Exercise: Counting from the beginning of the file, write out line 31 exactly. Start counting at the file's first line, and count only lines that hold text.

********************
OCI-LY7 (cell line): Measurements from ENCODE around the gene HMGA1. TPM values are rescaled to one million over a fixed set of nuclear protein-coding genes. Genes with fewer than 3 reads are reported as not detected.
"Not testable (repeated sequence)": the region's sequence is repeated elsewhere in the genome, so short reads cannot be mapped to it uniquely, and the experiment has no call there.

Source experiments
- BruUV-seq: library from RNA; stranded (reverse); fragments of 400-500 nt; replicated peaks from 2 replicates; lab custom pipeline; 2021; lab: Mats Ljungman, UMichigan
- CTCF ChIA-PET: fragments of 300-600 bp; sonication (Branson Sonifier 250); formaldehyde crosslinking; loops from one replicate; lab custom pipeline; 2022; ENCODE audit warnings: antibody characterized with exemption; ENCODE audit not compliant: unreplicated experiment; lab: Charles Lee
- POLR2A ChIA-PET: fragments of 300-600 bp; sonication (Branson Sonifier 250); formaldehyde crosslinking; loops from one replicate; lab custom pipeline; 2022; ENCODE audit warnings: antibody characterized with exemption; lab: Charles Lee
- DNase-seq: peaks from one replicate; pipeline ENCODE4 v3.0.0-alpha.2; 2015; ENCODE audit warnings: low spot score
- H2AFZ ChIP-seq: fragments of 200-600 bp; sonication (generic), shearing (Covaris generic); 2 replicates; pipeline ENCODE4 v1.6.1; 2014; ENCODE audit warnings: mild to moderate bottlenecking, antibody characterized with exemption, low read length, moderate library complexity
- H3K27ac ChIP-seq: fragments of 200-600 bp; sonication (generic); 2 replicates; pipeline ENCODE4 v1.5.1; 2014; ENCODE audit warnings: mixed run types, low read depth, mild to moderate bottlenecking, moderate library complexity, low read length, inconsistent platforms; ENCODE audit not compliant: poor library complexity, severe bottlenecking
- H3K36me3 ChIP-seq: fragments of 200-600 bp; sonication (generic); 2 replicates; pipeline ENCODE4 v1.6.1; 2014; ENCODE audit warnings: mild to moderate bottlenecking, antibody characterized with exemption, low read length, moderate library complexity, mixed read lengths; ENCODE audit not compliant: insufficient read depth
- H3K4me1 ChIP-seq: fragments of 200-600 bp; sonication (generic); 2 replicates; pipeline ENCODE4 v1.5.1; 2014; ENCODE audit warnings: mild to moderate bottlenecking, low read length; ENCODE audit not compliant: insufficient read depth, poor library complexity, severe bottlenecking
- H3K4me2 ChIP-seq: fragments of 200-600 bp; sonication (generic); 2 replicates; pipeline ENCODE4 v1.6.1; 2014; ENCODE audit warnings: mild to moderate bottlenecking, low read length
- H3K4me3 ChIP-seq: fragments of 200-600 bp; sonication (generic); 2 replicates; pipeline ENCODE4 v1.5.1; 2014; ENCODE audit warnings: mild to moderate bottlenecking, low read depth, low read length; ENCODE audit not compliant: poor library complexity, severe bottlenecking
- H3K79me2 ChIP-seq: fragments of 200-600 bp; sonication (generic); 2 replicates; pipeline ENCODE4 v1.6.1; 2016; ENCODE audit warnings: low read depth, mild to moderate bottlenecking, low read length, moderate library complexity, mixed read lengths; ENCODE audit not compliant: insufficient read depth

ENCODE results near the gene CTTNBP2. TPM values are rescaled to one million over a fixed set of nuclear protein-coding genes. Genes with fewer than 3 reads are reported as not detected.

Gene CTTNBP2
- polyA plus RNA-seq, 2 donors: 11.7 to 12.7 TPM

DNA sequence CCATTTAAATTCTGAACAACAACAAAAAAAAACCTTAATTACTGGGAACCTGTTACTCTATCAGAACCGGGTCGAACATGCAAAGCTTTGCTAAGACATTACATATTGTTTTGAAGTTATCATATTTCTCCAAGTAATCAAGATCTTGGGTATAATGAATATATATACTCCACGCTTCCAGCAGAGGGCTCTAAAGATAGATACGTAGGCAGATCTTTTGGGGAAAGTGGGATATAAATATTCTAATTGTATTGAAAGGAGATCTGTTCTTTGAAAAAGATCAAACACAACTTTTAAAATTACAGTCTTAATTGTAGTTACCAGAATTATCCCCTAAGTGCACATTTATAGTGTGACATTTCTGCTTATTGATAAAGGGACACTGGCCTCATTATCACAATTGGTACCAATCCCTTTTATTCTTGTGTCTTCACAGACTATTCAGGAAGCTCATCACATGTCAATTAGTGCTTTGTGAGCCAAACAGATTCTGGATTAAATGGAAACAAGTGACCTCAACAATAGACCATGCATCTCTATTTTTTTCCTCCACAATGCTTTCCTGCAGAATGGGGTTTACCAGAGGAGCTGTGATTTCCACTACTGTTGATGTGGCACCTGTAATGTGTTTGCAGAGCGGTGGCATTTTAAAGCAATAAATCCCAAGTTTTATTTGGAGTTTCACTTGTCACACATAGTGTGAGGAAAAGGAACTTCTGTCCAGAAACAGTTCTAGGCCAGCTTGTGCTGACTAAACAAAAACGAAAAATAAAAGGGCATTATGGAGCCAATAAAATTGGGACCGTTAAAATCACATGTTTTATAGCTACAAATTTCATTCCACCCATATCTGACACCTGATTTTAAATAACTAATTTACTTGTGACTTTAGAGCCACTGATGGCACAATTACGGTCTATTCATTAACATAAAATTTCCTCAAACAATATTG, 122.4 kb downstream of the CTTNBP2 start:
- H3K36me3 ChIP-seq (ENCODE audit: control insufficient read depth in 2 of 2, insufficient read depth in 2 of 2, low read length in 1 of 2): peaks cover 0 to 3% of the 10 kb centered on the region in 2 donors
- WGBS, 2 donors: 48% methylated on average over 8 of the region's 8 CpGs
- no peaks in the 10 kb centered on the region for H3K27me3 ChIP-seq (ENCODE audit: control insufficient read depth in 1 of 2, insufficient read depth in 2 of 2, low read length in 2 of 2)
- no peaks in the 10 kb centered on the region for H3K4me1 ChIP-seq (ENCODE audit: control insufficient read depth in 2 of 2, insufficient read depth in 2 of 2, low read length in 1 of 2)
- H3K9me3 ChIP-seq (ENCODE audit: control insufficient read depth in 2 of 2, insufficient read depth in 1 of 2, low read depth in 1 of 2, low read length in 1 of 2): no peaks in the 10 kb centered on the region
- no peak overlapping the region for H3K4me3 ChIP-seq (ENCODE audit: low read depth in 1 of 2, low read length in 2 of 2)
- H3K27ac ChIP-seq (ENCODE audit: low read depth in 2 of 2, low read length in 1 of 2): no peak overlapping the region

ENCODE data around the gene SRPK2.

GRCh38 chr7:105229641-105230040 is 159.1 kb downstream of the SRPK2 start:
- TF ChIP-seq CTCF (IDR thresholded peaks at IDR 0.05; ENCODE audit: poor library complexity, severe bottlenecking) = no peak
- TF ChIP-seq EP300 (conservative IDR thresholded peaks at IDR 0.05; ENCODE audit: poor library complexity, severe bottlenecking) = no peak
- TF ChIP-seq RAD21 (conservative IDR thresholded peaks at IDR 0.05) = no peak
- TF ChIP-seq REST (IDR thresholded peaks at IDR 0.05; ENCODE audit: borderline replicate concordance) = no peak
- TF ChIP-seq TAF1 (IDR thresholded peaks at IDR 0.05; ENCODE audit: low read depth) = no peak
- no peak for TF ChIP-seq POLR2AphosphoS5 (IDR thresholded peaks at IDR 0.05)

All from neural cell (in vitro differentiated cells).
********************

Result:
- TF ChIP-seq REST (IDR thresholded peaks at IDR 0.05; ENCODE audit: borderline replicate concordance) = no peak